This fully revised and updated second edition of�Insect Pests of Potato�now includes an opening section with a basic overview of agronomic and economic issues as they relate to potato production. It also features a new section that reviews potato production, as well as problems caused by insect pests and solutions to these problems, in all major potato-growing regions of the world. Further, a new section discusses theoretical foundations of potato pest management and includes chapters on ecological theory, evolutionary theory, and a case study on their applications to elucidate differences between Eastern and Western populations of Colorado potato beetle in North America.�There is also a new chapter on the foundations of integrated pest management and their applications in controlling insect pests.�
The sections on the biology of main pests and on control methods now feature the latest information, including emphasis on recent advances in molecular biology and genomics. Information on the use of dsRNA technology for pest control is also included, as are new chapters on potato ladybirds and on�hemipterous�pests other than aphids and psyllids.��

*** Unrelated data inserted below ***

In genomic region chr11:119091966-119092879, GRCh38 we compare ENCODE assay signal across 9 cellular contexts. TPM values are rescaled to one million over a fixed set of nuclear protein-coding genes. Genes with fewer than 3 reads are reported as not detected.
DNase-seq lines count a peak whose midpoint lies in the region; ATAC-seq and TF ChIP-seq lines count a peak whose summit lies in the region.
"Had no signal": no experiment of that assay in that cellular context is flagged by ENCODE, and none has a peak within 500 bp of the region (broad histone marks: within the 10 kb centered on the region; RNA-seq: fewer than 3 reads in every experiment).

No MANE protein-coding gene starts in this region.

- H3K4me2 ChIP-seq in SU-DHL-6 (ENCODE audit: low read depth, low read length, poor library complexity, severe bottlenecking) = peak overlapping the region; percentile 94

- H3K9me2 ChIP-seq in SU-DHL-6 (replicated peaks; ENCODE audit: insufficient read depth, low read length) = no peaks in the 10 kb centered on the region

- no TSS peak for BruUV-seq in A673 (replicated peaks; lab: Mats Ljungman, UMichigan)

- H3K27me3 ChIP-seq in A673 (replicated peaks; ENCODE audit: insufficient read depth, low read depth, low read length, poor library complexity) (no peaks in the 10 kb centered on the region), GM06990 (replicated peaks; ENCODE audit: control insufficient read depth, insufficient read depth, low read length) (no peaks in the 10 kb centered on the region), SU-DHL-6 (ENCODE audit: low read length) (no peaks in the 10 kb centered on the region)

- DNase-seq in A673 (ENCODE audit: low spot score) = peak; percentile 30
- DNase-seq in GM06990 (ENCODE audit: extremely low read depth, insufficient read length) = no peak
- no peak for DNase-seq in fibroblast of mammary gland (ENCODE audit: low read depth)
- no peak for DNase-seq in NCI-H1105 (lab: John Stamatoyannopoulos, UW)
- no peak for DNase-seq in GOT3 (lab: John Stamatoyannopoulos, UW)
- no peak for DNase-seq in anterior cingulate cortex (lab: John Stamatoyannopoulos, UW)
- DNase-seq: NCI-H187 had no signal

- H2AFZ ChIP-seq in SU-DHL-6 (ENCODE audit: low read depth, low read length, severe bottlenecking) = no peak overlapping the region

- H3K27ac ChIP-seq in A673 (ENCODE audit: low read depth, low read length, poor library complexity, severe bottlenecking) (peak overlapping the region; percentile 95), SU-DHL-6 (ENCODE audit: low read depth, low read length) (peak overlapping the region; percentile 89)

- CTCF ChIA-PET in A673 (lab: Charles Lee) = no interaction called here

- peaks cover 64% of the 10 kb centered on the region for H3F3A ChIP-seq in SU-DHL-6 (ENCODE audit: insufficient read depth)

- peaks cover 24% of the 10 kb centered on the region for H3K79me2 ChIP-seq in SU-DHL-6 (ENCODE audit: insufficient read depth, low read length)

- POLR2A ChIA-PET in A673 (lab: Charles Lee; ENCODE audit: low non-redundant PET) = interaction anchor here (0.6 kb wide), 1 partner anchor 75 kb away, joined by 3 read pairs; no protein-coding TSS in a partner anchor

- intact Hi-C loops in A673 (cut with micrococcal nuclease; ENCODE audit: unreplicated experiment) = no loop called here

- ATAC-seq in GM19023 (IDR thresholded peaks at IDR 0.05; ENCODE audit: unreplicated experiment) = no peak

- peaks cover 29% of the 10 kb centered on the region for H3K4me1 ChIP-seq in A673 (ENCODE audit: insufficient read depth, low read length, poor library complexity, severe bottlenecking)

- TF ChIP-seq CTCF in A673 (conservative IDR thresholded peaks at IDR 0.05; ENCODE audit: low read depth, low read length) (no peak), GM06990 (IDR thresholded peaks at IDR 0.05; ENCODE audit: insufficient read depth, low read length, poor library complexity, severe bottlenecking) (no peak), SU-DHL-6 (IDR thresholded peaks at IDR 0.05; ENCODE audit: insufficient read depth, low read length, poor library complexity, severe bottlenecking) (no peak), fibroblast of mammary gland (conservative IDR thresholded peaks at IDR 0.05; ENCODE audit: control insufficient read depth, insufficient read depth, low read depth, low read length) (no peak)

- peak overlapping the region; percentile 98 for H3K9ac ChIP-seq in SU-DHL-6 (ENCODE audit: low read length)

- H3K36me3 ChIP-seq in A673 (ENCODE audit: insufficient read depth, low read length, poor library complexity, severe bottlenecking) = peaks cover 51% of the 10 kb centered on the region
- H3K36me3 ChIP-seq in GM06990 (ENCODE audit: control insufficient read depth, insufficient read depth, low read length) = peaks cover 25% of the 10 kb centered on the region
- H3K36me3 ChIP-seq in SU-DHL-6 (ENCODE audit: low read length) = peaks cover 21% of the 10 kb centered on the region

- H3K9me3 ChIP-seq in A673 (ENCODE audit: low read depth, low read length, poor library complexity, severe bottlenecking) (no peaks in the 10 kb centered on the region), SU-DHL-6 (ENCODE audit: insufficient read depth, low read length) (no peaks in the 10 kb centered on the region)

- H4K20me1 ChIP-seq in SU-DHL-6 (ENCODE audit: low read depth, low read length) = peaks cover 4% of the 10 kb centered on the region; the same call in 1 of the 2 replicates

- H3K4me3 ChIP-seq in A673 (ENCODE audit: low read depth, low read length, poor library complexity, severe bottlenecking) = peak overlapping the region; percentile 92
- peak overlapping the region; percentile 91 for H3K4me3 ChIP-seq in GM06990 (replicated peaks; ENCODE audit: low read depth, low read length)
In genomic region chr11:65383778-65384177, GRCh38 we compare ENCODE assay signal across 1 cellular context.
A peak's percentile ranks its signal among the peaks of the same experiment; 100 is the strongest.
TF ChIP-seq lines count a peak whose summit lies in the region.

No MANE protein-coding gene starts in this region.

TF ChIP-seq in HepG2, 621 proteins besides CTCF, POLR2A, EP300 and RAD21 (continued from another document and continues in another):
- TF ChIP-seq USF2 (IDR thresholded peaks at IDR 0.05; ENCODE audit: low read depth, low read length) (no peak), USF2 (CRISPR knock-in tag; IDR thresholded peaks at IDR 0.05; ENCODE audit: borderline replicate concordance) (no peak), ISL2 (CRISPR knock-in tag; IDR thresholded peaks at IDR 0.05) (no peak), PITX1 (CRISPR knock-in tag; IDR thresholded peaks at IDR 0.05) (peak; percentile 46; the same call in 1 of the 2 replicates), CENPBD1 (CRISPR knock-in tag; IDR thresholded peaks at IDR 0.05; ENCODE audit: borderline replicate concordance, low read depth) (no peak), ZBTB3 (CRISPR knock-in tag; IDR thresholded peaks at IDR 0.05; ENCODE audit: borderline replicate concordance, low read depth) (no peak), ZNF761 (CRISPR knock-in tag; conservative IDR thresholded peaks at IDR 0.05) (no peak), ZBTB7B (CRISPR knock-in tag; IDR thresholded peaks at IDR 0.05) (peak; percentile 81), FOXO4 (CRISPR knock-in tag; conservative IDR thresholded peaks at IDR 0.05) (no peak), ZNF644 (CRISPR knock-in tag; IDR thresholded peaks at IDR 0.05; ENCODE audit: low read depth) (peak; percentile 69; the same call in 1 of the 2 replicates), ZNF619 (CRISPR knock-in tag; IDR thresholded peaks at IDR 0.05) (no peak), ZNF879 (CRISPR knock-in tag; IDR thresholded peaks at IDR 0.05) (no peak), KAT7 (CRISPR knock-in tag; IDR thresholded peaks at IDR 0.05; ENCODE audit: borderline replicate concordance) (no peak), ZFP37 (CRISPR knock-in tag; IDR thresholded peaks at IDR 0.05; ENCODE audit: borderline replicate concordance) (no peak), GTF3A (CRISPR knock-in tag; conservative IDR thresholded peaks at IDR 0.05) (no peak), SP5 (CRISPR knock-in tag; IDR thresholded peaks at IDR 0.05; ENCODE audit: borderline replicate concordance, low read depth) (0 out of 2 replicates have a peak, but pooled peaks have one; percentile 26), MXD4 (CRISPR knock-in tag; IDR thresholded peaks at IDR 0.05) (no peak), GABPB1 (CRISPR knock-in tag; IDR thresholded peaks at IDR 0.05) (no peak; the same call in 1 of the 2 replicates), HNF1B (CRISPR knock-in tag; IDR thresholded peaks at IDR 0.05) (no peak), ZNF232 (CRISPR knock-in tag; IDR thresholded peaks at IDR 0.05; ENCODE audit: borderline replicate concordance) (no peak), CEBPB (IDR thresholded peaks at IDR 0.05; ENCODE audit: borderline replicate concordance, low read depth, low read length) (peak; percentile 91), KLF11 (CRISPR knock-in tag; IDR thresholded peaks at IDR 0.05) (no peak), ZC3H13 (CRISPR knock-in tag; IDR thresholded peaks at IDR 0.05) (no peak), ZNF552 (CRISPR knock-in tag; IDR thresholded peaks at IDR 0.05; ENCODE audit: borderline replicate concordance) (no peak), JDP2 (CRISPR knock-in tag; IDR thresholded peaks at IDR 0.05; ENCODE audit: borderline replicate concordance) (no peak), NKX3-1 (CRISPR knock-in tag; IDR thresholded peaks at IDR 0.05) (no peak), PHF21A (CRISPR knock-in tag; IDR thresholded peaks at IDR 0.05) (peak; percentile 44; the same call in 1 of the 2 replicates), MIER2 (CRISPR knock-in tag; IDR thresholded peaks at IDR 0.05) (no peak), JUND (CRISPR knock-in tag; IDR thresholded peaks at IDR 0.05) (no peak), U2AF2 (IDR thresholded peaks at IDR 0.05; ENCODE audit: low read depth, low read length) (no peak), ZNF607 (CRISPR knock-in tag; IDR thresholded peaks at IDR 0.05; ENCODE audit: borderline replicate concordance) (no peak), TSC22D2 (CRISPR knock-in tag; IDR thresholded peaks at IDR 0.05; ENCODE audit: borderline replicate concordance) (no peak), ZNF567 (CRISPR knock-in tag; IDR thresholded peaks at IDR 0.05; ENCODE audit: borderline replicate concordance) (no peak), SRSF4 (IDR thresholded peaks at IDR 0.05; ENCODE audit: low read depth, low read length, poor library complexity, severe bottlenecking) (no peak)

This second edition provides improved integration and logical connections among chapters and expanded geographic scope of coverage making it the ideal reference on the topic.�
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Table of Contents
I. Potato as an important staple crop 1. Potatoes: past, present, and the future 2. Growing potatoes 3. Potato economics
II. Biology of major pests� 4. Colorado potato beetle 5. Aphids 6. Psyllids 7. Wireworms 8. Potato tuberworm 9. Hemiptera other than aphids and psyllids 10. Potato lady beetles
III. Management approaches 11. Chemical control 12. Double-stranded RNA 13. Biological control and behavioral control with semiochemicals 14. Plant resistance 15. Cultural and physical control